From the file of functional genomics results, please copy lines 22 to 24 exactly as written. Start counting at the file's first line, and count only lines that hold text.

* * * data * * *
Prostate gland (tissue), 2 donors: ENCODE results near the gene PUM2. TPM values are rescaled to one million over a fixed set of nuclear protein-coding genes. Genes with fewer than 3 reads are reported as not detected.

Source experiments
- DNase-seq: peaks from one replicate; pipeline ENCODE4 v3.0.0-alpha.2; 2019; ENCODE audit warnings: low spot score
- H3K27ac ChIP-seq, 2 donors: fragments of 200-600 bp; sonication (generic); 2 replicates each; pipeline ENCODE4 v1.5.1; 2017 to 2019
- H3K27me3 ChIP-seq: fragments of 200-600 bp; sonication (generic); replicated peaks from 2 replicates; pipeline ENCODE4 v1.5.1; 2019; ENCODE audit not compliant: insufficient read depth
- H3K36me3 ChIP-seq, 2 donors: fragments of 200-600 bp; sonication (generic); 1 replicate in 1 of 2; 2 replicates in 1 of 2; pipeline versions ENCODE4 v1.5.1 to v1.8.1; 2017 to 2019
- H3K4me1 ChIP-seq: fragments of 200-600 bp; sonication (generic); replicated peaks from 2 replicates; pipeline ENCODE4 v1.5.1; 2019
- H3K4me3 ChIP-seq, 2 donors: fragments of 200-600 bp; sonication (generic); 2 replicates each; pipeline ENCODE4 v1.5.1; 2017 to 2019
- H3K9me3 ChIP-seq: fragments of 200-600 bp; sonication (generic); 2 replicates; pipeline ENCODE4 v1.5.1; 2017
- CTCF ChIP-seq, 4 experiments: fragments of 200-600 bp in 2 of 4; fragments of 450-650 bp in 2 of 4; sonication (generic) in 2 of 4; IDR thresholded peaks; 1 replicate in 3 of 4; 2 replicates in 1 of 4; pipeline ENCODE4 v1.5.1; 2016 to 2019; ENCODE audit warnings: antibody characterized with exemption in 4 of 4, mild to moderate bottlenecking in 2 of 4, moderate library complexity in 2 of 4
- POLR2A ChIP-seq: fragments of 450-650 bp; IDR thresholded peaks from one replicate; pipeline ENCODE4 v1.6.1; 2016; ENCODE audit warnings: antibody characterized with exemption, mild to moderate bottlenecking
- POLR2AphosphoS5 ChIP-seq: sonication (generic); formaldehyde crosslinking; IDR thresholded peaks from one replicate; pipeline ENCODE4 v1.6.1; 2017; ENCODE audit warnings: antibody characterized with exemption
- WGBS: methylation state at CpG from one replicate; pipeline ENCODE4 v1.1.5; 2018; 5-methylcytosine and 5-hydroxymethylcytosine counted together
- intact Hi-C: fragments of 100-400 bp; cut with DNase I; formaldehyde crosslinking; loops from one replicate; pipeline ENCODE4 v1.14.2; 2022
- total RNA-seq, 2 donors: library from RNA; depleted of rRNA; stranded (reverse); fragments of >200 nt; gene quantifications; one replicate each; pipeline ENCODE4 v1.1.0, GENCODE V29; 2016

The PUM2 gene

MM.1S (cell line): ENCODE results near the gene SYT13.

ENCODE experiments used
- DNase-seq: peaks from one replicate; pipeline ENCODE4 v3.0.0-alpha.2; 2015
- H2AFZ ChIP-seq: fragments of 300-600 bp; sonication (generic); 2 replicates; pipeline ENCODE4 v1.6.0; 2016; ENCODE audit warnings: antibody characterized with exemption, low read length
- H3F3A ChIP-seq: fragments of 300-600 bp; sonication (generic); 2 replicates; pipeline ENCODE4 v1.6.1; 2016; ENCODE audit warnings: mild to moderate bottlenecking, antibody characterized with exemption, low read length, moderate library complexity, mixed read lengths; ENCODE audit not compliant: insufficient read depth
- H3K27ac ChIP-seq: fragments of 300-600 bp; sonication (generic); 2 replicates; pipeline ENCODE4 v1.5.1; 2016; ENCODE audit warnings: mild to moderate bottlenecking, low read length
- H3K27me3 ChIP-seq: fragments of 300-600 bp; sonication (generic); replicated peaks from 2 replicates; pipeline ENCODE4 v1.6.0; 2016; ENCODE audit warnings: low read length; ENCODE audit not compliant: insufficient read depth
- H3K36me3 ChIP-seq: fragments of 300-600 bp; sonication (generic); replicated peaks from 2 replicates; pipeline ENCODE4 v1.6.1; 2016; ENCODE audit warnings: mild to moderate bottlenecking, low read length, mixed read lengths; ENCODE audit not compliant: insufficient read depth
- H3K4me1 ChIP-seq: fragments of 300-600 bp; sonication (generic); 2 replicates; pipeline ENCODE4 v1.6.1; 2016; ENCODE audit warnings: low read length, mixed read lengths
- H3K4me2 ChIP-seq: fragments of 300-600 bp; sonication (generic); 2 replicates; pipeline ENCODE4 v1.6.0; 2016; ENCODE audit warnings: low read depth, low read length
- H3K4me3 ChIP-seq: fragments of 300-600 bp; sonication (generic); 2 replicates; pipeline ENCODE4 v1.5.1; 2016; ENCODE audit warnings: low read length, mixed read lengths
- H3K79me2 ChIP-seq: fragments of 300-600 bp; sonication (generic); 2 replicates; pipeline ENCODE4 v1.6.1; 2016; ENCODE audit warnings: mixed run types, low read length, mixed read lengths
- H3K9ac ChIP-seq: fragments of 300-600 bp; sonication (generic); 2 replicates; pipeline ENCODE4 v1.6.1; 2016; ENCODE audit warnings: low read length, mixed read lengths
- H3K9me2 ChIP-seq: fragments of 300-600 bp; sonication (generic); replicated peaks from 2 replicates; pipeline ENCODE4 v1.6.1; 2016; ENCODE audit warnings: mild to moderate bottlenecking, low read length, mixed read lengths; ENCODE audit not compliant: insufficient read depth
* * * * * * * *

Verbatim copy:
- H3K27ac ChIP-seq: fragments of 300-600 bp; sonication (generic); 2 replicates; pipeline ENCODE4 v1.5.1; 2016; ENCODE audit warnings: mild to moderate bottlenecking, low read length
- H3K27me3 ChIP-seq: fragments of 300-600 bp; sonication (generic); replicated peaks from 2 replicates; pipeline ENCODE4 v1.6.0; 2016; ENCODE audit warnings: low read length; ENCODE audit not compliant: insufficient read depth
- H3K36me3 ChIP-seq: fragments of 300-600 bp; sonication (generic); replicated peaks from 2 replicates; pipeline ENCODE4 v1.6.1; 2016; ENCODE audit warnings: mild to moderate bottlenecking, low read length, mixed read lengths; ENCODE audit not compliant: insufficient read depth